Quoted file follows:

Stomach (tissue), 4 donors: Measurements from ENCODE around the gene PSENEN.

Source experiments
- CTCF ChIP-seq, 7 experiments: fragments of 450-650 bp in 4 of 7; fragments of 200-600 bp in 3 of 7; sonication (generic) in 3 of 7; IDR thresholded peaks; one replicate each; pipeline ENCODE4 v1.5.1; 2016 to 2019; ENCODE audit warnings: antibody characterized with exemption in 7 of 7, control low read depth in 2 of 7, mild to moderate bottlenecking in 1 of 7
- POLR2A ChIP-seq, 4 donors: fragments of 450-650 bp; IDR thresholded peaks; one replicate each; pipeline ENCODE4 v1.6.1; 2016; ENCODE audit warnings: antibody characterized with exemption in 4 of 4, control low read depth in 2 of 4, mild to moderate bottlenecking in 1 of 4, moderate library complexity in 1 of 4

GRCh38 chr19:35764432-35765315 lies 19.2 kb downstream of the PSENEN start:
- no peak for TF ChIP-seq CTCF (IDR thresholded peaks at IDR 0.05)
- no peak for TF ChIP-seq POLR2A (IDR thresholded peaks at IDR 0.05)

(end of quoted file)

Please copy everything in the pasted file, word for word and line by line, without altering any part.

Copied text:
Stomach (tissue), 4 donors: Measurements from ENCODE around the gene PSENEN.

Source experiments
- CTCF ChIP-seq, 7 experiments: fragments of 450-650 bp in 4 of 7; fragments of 200-600 bp in 3 of 7; sonication (generic) in 3 of 7; IDR thresholded peaks; one replicate each; pipeline ENCODE4 v1.5.1; 2016 to 2019; ENCODE audit warnings: antibody characterized with exemption in 7 of 7, control low read depth in 2 of 7, mild to moderate bottlenecking in 1 of 7
- POLR2A ChIP-seq, 4 donors: fragments of 450-650 bp; IDR thresholded peaks; one replicate each; pipeline ENCODE4 v1.6.1; 2016; ENCODE audit warnings: antibody characterized with exemption in 4 of 4, control low read depth in 2 of 4, mild to moderate bottlenecking in 1 of 4, moderate library complexity in 1 of 4

GRCh38 chr19:35764432-35765315 lies 19.2 kb downstream of the PSENEN start:
- no peak for TF ChIP-seq CTCF (IDR thresholded peaks at IDR 0.05)
- no peak for TF ChIP-seq POLR2A (IDR thresholded peaks at IDR 0.05)